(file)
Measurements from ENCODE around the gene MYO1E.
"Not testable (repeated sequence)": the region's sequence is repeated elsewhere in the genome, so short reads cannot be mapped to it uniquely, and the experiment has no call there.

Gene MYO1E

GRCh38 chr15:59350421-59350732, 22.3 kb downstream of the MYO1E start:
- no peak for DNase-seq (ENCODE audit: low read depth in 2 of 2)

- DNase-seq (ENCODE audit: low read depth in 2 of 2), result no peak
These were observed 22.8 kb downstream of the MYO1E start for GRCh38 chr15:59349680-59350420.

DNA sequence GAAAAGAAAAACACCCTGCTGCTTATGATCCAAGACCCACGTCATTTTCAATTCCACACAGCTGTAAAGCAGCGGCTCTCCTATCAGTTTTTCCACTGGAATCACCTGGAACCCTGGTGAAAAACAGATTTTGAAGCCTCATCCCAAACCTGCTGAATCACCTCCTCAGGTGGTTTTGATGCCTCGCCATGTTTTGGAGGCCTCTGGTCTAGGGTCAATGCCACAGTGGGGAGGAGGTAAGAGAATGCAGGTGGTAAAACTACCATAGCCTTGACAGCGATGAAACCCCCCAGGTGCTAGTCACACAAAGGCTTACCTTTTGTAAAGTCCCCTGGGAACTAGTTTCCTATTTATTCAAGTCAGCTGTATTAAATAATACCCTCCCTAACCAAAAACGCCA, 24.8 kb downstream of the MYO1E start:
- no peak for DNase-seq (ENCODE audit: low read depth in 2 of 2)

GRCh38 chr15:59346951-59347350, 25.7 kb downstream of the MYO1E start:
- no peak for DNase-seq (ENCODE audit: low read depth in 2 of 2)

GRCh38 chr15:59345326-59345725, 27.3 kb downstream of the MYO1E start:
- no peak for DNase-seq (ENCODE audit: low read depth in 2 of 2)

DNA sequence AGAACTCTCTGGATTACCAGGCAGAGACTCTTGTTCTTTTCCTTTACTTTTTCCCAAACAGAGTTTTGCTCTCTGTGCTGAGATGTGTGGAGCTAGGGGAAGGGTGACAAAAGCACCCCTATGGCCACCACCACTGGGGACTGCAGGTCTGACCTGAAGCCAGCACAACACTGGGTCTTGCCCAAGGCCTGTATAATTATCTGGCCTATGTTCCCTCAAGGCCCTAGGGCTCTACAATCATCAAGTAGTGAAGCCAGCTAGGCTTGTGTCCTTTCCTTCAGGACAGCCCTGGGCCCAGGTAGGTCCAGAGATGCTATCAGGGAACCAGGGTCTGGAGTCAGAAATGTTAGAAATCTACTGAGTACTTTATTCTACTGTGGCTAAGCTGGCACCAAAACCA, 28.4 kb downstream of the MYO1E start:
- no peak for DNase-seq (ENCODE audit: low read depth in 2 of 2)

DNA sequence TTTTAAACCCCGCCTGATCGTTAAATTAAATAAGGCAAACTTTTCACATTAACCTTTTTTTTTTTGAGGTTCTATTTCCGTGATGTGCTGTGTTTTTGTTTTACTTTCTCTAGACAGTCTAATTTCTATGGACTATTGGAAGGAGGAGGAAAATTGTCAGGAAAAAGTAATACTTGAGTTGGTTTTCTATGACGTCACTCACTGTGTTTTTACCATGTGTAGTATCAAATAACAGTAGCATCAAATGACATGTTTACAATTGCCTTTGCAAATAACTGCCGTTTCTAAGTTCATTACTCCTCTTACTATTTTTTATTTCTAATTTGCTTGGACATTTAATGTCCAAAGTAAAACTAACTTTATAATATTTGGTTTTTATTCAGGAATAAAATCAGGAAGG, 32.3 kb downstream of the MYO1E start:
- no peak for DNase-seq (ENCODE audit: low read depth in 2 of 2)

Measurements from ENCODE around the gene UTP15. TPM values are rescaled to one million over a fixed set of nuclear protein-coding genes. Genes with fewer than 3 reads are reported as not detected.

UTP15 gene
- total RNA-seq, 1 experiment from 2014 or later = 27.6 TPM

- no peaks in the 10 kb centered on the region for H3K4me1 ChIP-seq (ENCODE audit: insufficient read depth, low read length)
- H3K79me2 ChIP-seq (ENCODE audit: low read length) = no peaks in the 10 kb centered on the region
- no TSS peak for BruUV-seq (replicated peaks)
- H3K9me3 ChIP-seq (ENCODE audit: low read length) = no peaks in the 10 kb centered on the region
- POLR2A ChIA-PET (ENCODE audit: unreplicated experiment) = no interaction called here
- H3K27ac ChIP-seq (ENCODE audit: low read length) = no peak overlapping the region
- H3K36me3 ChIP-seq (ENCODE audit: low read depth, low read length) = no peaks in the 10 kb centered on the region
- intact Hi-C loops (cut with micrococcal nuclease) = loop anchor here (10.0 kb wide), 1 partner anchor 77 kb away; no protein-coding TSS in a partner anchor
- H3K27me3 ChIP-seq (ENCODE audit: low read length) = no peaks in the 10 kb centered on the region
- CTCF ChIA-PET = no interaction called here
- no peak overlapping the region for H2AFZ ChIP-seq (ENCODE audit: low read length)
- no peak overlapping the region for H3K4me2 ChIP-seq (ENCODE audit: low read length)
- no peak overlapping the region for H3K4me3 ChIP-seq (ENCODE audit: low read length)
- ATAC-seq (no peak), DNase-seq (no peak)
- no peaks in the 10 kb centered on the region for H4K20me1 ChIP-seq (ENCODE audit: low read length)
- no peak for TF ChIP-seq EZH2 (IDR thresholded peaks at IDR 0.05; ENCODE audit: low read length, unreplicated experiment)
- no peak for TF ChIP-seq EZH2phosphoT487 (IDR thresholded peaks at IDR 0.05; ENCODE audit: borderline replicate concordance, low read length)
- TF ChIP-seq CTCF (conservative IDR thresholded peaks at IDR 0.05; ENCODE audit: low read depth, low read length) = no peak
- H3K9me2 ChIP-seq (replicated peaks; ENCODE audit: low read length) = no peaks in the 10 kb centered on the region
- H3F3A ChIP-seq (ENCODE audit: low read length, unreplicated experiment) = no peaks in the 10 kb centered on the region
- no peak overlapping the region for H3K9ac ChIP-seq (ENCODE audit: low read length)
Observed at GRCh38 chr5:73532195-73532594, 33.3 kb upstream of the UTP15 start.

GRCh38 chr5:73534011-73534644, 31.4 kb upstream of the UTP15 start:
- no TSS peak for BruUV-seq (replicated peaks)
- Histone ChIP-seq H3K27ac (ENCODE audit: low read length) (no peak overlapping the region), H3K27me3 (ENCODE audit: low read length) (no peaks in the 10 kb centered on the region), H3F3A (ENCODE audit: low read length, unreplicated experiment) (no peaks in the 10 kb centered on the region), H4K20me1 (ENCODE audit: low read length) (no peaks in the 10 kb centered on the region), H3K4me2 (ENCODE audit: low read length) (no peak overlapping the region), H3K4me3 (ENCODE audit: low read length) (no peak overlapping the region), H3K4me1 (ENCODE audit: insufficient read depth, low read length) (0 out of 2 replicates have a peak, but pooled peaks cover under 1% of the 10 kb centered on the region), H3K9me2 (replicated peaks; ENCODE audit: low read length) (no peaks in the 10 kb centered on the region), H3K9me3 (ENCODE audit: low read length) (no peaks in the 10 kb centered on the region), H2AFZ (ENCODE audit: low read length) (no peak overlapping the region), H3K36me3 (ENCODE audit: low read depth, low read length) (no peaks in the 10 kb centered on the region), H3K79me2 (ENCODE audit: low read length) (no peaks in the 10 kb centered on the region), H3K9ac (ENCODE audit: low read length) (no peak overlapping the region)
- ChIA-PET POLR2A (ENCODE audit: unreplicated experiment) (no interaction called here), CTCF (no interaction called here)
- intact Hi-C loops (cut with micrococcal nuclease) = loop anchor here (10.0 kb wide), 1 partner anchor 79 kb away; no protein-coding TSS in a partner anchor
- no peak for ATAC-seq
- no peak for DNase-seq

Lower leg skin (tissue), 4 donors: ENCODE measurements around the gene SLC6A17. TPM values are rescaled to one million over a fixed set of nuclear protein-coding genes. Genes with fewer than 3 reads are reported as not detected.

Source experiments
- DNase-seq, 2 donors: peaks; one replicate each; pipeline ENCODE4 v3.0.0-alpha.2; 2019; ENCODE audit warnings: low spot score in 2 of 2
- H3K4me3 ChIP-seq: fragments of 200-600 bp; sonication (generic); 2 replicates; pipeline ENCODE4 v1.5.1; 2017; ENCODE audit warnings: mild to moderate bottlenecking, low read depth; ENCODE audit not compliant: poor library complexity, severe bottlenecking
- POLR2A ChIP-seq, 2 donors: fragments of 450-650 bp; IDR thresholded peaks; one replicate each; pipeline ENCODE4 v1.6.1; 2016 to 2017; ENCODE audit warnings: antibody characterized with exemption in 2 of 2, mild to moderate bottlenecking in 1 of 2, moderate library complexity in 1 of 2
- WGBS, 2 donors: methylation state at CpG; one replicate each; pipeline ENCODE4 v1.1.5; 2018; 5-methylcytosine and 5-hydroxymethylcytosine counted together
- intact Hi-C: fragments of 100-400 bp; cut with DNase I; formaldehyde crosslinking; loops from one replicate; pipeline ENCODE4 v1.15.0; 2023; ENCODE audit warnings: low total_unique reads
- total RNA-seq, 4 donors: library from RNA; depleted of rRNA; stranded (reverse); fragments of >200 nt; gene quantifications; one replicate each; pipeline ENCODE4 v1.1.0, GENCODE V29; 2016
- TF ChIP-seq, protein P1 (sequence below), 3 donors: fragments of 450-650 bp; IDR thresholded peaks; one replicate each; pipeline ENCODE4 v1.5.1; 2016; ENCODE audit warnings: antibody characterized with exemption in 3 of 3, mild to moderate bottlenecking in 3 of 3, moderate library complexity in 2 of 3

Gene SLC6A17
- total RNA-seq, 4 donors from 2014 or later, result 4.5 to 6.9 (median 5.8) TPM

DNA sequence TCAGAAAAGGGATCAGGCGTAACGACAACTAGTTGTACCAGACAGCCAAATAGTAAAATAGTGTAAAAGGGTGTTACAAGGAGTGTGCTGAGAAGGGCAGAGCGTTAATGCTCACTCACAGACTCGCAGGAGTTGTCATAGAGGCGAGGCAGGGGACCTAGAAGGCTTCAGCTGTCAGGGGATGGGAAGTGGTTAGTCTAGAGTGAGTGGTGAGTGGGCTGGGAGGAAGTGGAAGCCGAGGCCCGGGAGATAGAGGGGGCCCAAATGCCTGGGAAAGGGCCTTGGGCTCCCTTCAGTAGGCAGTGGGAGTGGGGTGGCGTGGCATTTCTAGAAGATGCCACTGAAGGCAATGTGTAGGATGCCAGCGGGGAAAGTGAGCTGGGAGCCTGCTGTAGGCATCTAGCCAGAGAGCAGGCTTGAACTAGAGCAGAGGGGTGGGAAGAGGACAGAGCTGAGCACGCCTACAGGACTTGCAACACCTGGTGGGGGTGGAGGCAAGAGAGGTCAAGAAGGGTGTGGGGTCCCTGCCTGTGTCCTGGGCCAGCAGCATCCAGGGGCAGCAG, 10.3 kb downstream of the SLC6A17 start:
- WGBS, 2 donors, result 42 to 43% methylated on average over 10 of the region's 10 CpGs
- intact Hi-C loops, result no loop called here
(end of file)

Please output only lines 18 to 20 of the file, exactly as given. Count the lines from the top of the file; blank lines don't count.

Measurements from ENCODE around the gene UTP15. TPM values are rescaled to one million over a fixed set of nuclear protein-coding genes. Genes with fewer than 3 reads are reported as not detected.

UTP15 gene
- total RNA-seq, 1 experiment from 2014 or later = 27.6 TPM